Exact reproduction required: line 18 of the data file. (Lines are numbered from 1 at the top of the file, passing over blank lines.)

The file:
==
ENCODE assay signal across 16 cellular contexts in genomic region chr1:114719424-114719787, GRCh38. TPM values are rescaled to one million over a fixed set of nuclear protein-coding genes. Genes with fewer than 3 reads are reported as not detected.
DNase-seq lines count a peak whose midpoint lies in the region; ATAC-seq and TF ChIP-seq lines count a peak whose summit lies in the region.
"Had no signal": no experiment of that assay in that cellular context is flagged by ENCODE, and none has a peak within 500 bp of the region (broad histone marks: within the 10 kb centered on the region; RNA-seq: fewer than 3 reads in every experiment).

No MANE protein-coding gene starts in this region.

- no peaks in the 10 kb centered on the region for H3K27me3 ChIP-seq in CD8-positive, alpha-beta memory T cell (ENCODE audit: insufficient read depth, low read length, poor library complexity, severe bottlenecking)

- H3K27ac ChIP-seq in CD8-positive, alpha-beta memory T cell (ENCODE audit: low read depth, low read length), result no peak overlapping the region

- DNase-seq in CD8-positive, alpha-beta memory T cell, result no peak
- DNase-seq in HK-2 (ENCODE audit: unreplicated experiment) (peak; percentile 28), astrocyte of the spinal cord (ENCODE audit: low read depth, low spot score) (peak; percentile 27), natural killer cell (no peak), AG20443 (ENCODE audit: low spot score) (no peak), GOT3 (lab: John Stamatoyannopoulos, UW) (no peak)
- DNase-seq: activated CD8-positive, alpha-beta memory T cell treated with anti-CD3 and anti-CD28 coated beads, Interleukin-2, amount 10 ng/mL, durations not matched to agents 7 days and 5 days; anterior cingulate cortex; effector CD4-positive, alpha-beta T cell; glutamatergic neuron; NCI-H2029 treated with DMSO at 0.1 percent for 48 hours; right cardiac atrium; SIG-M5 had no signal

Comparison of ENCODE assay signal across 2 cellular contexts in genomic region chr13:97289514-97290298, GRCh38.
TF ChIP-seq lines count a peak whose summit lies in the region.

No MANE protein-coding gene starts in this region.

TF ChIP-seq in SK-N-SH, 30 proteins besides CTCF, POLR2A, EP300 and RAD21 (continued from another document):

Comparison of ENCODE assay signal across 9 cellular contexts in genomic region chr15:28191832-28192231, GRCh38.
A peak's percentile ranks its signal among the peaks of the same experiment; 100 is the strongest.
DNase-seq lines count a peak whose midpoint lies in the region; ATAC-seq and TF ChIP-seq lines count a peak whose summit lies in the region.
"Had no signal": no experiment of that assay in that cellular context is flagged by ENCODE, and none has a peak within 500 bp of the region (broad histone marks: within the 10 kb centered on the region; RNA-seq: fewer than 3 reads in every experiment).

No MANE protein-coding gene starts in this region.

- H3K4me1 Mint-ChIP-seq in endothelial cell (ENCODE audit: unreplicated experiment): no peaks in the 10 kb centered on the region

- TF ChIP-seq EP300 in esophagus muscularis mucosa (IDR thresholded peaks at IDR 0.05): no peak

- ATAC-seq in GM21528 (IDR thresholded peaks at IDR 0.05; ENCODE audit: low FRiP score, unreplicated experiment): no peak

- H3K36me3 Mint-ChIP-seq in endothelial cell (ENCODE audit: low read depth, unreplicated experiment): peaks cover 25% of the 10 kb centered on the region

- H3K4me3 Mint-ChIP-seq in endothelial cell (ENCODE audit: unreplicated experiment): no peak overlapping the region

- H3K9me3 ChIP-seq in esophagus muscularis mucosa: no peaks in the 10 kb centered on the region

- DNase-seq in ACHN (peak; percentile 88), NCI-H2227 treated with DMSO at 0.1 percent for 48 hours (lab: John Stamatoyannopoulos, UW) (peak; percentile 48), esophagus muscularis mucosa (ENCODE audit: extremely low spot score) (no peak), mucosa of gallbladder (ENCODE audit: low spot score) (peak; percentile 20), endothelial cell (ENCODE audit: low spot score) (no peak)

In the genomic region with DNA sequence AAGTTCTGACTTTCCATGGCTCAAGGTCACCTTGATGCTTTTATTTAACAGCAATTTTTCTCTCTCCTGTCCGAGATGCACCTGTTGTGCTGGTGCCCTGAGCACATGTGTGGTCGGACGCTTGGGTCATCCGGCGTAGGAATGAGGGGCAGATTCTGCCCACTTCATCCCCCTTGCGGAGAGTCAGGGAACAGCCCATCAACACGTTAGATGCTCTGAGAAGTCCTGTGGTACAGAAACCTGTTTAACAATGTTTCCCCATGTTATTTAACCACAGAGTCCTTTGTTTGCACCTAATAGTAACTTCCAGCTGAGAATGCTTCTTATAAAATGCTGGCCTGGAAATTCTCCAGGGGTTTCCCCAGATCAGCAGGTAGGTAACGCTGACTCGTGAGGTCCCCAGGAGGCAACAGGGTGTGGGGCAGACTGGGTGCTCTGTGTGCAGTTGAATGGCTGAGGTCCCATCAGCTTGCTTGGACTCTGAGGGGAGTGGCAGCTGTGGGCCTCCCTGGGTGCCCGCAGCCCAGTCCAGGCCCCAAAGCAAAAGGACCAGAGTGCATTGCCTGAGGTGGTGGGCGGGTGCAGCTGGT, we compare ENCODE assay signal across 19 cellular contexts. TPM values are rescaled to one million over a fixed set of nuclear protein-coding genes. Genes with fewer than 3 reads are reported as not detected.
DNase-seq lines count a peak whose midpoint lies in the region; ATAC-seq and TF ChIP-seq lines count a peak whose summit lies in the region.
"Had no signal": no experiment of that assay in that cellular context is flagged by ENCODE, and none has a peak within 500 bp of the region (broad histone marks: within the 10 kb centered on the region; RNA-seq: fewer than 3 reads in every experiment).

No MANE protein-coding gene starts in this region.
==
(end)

No MANE protein-coding gene starts in this region.